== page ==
Death Valley: travel time Beatty - Furnace Creek
Replies: 14 - Last Post: Sep 19, 2012 1:12 PM Last Post By: max_mexico
Sep 17, 2012 4:05 AM
Sep 17, 2012 5:00 AM
1Only the main roads are paved. Be careful when driving on dirt/gravel roads -- one car in my tour of Death Valley drove too fast and kicked up a rock that broke a small hole in the gas tank, which subsequently leaked gasoline. It was a long drive to the nearest gas station and the gas gauge was dropping to empty (tip: a wad of chewing gum will temporarily plug a small hole in the gas tank). Also, many people have gotten lost when exploring the many dirt roads in Death Valley and have died out there.
Sep 17, 2012 7:20 AM
2Also, some of the back roads are deep. soft gravel (especially the road to The Racetreack). That didn't stop me from driving and camping at the Racetrack in my 1987 Toyota Corrola, but I wouldn't recommend it.
Paved roads have signed speed limits. The Park Service regulates speed limits off road, but on bladed gravel you'll probably not exceed forty and half that on washboard or soft gravel. You'll figure it out when your car starts skipping across the road surface, drop it back about 5 mph.
Always carry a jug of drinking water with you (at least a couple liters).
Sep 17, 2012 8:16 AM
3Most don't drive the backroads there because you need the proper kind of vehicle and need to be prepared. Definitely do not rely on a GPS: http://www.sacbee.com/2011/01/30/3362727/death-by-gps-in-desert.html
Edited by: alapah to clarify that I am not encouraging going on the lesser roads
Sep 17, 2012 8:40 AM
4It's been a while since I visited Death Valley but I think the speed limit is 45 or 50 inside the park. You also have to slow down in areas where there are services (granted there are not that many) and also in areas where the road is quite curvy which I believe is true for Daylight Pass between Beatty and the junction. The roads there are not very wide and I seem to recall hearing that road accidents are a problem. So that googlemap time could be close to correct though I am not positive.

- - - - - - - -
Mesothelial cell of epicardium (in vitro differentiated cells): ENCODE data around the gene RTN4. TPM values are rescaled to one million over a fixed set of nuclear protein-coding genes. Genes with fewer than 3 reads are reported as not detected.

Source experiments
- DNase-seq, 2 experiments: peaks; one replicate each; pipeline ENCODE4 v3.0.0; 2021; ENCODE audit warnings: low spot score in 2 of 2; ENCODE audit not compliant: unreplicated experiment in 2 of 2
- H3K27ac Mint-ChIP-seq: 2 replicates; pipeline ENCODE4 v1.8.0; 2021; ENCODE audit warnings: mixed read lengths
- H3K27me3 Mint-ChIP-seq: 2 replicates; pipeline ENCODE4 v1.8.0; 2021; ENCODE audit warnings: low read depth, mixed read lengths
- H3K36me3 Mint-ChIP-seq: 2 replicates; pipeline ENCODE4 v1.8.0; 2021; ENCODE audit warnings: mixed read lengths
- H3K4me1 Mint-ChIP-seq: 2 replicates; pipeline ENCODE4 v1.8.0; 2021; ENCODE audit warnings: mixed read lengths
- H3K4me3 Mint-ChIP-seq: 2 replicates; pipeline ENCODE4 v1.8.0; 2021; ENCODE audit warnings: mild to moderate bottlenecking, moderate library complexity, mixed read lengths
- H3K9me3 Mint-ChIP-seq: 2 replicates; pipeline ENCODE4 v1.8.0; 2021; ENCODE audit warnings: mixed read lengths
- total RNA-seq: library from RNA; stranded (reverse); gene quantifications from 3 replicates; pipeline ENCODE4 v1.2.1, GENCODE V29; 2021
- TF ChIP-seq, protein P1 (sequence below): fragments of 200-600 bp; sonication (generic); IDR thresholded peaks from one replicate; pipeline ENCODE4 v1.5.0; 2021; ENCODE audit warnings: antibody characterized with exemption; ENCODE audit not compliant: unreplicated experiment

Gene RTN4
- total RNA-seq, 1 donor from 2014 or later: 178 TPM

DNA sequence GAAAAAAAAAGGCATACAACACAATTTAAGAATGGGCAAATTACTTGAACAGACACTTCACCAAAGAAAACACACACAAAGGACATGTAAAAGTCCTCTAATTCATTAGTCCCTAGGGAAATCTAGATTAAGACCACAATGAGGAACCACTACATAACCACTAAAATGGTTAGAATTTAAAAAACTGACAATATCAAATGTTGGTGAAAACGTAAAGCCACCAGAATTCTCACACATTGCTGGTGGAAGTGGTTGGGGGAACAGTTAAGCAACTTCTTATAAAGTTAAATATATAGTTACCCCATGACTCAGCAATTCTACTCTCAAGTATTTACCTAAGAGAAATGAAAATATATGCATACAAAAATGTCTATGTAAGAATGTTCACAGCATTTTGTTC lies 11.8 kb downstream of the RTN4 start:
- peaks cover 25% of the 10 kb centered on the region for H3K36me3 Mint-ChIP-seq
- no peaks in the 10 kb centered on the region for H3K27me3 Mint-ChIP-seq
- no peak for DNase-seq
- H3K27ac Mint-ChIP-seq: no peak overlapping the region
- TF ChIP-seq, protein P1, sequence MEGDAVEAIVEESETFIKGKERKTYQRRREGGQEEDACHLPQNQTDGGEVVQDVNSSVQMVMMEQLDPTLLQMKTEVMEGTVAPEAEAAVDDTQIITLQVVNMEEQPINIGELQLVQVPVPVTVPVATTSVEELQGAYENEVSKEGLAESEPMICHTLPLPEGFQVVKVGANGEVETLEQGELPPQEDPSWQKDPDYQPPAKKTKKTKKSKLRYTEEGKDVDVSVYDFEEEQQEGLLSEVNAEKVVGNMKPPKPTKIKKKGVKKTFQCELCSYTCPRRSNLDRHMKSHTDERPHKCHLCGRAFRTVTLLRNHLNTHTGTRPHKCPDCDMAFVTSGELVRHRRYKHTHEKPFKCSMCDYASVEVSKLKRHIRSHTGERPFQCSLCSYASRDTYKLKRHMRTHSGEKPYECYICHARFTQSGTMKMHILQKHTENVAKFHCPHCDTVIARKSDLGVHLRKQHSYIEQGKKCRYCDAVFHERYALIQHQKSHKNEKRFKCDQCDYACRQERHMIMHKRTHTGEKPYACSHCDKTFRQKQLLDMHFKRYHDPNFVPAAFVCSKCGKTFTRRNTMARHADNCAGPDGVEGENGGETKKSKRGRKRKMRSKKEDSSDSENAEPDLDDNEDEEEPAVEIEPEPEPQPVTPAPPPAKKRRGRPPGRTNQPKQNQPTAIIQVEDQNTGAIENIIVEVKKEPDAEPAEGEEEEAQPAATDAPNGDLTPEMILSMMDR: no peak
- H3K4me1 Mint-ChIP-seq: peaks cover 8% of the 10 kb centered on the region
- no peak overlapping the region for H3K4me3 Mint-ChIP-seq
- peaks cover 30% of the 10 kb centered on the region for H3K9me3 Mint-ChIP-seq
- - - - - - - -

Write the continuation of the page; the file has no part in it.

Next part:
Sep 17, 2012 8:47 AM
5Technically the speed limit is listed at 35mph in the park with lower limits for non-paved roads (25mph) and near cross streets (15mph).
I think google is quite accurate about that drive. It is not a fast two-line highway.
You don't give us any idea of how long you will be in the park. The main highways that cross the park are all paved. Many of the roads to the top attractions are not.
You should really be going 25mp or less on the graveled roads. Excessive speed is a strong contributing factor to puncturing tires. One flat tire is an annoyance. Two can be fatal if you are far off the beaten track.
Sep 17, 2012 11:04 AM
6Paved roads were equal to most main two-lane highways (not interstates) when I was last there. On those roads, the possibility of getting a ticket, and safety, are the main concerns. You could also get stuck behind slower vehicles. Why rush? Enjoy the scenery. Back roads are for cars with high clearance. You do not want to get stuck in the backcountry. Cell phone coverage may be bad, and even if you could phone for help, getting towed would be expensive (and you'd be violating rental car policies).
Sep 17, 2012 5:09 PM
Sep 17, 2012 6:59 PM
8Main roads are all paved as noted by folks above. One glaring exception is the 27 mile route one way to Racetrack which is all gravel with deep ruts. You best have a rental with high clearance for that one and take it slow. I popped a tire on an SUV coming back and it was a slow slow ride out on a donut tire. And then I had to drive to Furnace Creek to get it patched! The guy at the garage said folks pop tires all the time on that route and not uncommonly, more than one! I counted myself lucky that I got off easy with just one tire gone.